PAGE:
Livestock

Good prices lift index

By Country News

In what is the biggest monthly gain since December 2010, strong wheat and cattle prices drove a 6.5 per cent rise in the National Australia Bank September Rural Commodities Index.

Released on October 15, results once again varied by state and commodity, largely due to mixed seasonal conditions across the country.

NAB agribusiness economist Phin Ziebell said challenging seasonal conditions in the eastern states had seen domestic grain prices hit extreme levels, with ASX wheat jumping 22 per cent to average $430/tonne.

‘‘Domestic grain premiums are banking on very limited eastern Australian supply and export,’’ Mr Ziebell said.

‘‘Tight volumes do look likely given the poor state of eastern winter crops, and there are associated concerns around the ability of livestock producers to absorb feed costs in drought conditions.

‘‘The national wheat production forecast is down slightly this month from 18.1million tonnes to 17.4million, reflecting downgrades in Western Australia, Victoria and South Australia.

‘‘That said, we still anticipate WA will deliver an above average result.’’

The index also revealed livestock prices have been mixed, with cattle prices holding up quite well but lamb falling slightly.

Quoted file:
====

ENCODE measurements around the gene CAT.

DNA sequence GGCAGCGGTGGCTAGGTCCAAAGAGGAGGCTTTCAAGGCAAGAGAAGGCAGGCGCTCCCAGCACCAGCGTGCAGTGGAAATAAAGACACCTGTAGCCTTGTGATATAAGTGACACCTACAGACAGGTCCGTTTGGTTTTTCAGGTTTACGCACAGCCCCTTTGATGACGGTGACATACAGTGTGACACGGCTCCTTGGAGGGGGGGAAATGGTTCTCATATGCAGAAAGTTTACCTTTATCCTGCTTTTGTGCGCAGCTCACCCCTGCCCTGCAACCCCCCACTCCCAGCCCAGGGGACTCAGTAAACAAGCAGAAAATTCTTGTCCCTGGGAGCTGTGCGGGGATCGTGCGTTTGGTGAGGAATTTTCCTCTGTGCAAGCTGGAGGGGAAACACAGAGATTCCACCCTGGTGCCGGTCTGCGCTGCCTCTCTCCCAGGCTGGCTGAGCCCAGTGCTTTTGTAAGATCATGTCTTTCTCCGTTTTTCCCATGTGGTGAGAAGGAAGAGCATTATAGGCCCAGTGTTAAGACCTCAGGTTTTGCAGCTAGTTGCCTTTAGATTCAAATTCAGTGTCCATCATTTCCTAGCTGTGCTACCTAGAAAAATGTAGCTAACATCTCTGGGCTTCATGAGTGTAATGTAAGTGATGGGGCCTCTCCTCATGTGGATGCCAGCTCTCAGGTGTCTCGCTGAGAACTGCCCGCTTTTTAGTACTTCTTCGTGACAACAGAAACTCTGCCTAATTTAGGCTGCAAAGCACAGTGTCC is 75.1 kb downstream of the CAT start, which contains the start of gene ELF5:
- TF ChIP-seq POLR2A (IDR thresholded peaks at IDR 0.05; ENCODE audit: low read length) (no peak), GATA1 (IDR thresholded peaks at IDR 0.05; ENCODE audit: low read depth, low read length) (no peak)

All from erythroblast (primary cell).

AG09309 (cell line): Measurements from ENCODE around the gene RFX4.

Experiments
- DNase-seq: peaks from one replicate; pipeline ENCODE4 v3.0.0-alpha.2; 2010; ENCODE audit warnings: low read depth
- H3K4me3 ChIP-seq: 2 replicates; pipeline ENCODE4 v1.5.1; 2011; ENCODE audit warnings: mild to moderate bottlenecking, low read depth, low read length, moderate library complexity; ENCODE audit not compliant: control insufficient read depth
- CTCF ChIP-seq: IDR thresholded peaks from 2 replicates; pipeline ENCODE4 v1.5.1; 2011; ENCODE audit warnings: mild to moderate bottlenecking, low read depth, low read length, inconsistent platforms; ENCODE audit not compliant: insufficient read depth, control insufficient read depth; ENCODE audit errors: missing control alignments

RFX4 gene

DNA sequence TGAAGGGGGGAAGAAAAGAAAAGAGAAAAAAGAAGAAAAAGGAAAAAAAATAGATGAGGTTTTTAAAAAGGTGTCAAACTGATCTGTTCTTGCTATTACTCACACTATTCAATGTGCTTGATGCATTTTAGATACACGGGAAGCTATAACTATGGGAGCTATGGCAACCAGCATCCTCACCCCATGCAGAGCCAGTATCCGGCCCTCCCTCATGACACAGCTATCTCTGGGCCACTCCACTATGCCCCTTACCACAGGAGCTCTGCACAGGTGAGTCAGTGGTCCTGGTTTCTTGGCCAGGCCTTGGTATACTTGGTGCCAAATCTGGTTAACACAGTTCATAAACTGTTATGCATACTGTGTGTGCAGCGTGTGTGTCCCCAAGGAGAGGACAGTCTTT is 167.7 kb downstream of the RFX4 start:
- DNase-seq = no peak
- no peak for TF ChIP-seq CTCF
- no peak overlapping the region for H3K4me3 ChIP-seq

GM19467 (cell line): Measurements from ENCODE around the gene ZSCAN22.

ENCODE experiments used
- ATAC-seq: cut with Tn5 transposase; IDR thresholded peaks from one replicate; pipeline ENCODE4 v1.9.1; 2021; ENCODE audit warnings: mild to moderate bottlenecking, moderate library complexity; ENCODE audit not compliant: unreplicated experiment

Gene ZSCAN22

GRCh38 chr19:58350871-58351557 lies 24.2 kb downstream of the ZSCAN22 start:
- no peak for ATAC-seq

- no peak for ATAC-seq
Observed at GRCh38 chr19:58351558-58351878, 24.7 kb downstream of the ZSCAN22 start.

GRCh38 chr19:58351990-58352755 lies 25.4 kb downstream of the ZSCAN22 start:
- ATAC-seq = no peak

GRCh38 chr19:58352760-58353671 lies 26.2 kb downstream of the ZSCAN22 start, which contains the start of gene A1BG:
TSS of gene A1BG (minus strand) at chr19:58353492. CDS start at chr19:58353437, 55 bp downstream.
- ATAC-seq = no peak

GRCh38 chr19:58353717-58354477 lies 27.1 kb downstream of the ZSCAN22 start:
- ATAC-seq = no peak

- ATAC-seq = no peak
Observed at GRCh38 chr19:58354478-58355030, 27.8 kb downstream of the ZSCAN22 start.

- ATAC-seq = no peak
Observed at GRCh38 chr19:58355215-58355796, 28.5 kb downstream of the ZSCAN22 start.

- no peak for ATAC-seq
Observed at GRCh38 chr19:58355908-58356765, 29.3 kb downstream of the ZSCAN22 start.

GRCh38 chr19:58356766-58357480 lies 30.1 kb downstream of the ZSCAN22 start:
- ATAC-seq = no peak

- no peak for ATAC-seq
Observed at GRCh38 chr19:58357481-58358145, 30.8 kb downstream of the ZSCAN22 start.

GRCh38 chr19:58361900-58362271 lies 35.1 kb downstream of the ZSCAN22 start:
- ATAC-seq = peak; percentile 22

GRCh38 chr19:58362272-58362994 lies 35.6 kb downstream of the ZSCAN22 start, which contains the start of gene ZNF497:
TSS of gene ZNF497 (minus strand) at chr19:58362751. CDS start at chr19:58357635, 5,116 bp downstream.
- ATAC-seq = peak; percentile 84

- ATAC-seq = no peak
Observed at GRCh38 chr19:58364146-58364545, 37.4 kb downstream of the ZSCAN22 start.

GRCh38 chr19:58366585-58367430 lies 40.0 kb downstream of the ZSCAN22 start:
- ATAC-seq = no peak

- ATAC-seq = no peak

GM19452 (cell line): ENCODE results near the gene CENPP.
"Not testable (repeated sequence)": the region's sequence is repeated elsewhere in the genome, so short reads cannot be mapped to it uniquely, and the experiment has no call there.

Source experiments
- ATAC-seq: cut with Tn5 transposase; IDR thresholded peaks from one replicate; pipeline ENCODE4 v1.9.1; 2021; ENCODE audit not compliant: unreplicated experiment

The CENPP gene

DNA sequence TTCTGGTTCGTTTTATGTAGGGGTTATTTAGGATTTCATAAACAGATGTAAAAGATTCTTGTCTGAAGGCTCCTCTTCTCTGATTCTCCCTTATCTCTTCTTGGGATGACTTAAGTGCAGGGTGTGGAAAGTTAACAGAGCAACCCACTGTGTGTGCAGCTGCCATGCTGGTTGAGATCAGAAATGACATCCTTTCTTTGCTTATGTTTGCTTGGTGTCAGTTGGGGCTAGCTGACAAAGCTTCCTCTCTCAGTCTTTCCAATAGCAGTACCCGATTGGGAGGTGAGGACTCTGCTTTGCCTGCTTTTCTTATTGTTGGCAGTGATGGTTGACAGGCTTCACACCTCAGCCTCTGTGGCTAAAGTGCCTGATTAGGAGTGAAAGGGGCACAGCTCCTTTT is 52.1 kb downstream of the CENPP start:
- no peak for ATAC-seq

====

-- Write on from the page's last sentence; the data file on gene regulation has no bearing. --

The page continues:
‘‘After a big increase in late August, the National Trade Lamb Indicator has come back to a similar level as this time last year, sitting at 697¢/kg,’’ Mr Ziebell said.

‘‘Wool has seen some weakness too, although EMI (Eastern Market Indicator) is now back above 2000¢/kg.’’

Cattle prices have remained resilient, with the Eastern Young Cattle Indicator up 6.1 per cent despite tough conditions, with the EYCI predicted to remain in the mid 400 to 500¢/kg range over the coming months.

‘‘Although there has been a big drop in demand for restocker cattle, these stronger cattle prices are reflective of the demand for finished cattle,’’ Mr Ziebell said.

‘‘However, if demand subsides and high US production continues, then we may see a further EYCI downside beyond drought-influenced domestic stocking levels.’’